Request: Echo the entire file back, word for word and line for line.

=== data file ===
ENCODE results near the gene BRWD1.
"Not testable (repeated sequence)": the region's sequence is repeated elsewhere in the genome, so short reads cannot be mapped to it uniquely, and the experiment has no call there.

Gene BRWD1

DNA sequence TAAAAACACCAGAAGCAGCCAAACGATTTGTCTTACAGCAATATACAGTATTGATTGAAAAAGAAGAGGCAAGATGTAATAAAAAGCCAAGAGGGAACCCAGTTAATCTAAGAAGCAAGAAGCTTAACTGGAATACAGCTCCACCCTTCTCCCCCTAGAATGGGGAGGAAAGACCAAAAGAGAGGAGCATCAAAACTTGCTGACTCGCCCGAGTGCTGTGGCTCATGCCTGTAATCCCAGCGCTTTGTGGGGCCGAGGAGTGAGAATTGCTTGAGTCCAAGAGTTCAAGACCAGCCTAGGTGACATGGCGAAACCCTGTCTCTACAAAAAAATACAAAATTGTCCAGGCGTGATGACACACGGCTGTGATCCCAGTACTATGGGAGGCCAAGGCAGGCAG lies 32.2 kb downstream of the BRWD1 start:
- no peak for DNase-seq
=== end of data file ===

ENCODE results near the gene BRWD1.
"Not testable (repeated sequence)": the region's sequence is repeated elsewhere in the genome, so short reads cannot be mapped to it uniquely, and the experiment has no call there.

Gene BRWD1

DNA sequence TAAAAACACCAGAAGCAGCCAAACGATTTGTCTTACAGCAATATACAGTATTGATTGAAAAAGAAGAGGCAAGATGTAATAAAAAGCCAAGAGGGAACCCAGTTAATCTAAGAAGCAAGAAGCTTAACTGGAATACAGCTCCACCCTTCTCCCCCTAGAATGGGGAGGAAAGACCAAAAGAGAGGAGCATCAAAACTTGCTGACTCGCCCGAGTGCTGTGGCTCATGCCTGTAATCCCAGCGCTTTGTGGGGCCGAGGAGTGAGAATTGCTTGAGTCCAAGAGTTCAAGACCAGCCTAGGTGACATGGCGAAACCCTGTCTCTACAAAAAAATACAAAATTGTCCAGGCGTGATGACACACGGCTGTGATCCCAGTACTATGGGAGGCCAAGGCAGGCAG lies 32.2 kb downstream of the BRWD1 start:
- no peak for DNase-seq